Technology is once again presenting a similar opportunity, and it seems the millennials are the first in line to avail its benefits. A 26-year-old colleague once told me that he will never buy a car or own a house -- two premium assets the Indian middle-class judges an individual’s success by.
It is not difficult to see why sharing platforms, whether they are cab aggregators or those in the hospitality sector like Airbnb and Oyo, or fashion like Revamp my Closet and Elanic, or car rental platforms like Zoomar and Carzonrent, or even education like Byju and Vedantu, are popular with the young. It helps them experience everything without the burden of ownership.
While the Tata Nano was a symbol to fulfill the ownership aspirations of their parents, the millennials are happy to tread lightly with just a smartphone in their pocket -- a single possession that makes up for everything.
“Considering the fact that more than 65 percent of India’s population is under the age of 35, it is safe to say that India is a welcoming place for the sharing economy boom,” says Ahmad Zain, Marketing Manager of GrabonRent, an on-demand product rental service.
It is easy to see the growing adoption, at least in cities like Bengaluru. Let’s take the example of Uber. It has a million registered users in the city, and 25 percent use UberPOOL. Its shared rides are 50 percent cheaper than traveling solo, and more than 25 percent of its total trips in the city are POOL trips. According to the company, “Over the last year, UberPOOL riders in Bengaluru have contributed to save around 93,64,772 kilometres driven, which equals to saving of 4,40,623 litres of fuel and cut over 10,37,000kg of CO2 emissions.”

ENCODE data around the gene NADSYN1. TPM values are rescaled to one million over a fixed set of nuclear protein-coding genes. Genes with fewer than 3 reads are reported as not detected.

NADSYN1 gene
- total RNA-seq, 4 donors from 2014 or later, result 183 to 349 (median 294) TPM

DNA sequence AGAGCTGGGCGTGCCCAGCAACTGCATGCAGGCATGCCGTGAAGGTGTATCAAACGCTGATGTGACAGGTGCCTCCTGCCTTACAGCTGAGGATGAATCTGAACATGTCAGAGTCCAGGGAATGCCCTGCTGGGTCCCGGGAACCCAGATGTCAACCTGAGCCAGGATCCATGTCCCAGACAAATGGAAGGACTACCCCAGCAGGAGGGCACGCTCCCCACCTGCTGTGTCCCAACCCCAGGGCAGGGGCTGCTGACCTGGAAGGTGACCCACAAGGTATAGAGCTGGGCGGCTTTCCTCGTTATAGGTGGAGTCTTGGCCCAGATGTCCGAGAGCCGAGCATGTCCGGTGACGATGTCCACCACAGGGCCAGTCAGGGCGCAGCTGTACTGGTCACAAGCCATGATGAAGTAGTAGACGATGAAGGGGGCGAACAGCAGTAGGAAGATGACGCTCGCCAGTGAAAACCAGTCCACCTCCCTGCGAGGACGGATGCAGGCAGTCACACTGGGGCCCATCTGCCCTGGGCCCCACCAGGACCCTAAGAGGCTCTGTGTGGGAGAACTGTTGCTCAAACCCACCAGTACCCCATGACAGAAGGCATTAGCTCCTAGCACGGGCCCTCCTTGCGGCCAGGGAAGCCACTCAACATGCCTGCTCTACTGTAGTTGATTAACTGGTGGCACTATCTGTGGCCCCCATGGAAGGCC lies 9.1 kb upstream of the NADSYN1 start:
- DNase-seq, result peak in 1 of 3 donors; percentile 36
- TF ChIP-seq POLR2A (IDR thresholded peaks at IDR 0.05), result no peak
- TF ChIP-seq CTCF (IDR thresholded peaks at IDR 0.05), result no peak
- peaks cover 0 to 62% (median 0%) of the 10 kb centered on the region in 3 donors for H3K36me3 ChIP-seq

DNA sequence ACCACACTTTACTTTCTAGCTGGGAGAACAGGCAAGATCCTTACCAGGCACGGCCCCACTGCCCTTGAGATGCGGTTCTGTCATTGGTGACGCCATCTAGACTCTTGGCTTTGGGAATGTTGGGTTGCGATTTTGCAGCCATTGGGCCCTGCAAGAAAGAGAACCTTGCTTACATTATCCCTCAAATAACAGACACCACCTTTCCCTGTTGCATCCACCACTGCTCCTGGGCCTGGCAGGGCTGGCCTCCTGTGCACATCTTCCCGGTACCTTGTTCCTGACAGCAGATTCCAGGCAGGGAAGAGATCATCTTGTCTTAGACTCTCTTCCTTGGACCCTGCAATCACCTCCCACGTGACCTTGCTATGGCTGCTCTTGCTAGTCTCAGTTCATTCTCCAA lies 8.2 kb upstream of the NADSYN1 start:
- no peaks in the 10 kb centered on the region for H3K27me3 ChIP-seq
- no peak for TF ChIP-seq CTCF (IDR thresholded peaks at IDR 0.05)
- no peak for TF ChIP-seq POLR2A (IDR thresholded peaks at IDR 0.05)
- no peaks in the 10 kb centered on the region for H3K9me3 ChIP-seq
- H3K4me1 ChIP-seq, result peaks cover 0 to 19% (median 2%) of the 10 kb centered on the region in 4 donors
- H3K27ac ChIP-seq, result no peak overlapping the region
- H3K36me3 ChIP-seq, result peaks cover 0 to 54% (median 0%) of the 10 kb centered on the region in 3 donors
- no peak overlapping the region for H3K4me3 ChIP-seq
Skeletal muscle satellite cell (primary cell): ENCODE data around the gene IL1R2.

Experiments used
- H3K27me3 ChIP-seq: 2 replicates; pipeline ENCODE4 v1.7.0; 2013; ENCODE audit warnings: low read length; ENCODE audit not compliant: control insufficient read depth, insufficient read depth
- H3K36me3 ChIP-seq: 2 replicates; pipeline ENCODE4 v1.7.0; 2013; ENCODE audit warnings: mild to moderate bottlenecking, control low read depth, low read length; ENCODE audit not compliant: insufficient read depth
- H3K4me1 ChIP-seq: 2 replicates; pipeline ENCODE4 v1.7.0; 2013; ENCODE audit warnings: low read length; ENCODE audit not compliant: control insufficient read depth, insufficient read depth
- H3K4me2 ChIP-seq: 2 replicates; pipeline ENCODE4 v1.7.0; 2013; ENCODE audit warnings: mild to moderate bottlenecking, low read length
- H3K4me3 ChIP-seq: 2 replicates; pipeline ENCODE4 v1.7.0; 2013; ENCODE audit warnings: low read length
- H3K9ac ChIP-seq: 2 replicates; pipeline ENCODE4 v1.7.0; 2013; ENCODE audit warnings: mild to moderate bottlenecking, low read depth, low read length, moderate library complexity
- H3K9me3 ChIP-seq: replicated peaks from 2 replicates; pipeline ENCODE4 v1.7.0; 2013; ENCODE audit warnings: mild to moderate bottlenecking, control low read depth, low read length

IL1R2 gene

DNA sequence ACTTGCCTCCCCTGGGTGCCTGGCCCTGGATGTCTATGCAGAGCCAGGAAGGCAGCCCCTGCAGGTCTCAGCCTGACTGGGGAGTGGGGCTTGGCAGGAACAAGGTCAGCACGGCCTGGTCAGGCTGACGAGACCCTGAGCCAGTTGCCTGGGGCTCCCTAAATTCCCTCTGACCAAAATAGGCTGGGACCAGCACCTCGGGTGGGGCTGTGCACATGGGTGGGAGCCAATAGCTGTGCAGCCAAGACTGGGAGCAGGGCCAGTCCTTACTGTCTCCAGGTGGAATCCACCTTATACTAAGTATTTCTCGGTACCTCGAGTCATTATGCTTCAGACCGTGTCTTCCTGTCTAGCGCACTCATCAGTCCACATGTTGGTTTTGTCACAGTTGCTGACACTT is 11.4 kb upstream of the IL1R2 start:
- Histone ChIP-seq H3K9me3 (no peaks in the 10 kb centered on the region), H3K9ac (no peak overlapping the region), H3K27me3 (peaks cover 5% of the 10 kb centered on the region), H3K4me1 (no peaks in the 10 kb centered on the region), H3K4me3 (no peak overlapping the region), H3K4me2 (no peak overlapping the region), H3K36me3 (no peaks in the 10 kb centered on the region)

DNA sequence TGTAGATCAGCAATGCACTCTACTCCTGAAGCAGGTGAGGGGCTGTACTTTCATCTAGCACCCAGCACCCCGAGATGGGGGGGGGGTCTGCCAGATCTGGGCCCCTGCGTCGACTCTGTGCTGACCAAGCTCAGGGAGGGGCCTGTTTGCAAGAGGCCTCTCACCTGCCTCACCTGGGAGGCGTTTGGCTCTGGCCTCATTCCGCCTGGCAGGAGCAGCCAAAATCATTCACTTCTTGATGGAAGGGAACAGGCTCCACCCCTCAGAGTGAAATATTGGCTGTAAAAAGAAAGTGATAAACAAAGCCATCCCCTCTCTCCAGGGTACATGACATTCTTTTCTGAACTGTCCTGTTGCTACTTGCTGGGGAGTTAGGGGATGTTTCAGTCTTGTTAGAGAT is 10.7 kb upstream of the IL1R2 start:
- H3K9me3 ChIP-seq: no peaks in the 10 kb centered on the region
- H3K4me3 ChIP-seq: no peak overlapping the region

As opposed to that over 1,600 cars are added daily on the streets of Bengaluru, and according to a State transport department official, the number of vehicles on city roads crossed the 60-lakh mark last year. The State pollution control board, following a court order, had directed the transport department to contain new vehicle registrations in the city till they were able to meet the required standard of air quality and noise pollution.
Yet, as HG Kumar, Additional Commissioner, Transport Department, said earlier, “Share and POOL services reduce the traffic congestion, which has gone from bad to worse in Bengaluru, but we still cannot allow services that replicate the public transport system. They are illegal.”
In reference to the global sharing economy, a Mckinsey article states, “Regulators and governments have started to question the long-term impact of the sharing-economy business model... Sharing-economy players have generally fought back using either of two approaches. The first is to operate until they get noticed and then respond to challenges in the courts. The other, seen by critics as a touch patronizing, is to educate stakeholders about the benefits of the sharing economy until they finally recognise them. Both approaches, fine when companies were small and business models niche, now show signs of fatigue.”
This could very well be true in the case of India as we witness Ola and Uber collide head-on with the local government.
Despite the positive impact of sharing economy by way of resource utilisation, convenience, affordability, transparency and accountability, job creation, impact on infrastructure and environment among others, there are new challenges that sharing platforms are facing by way of old regulations.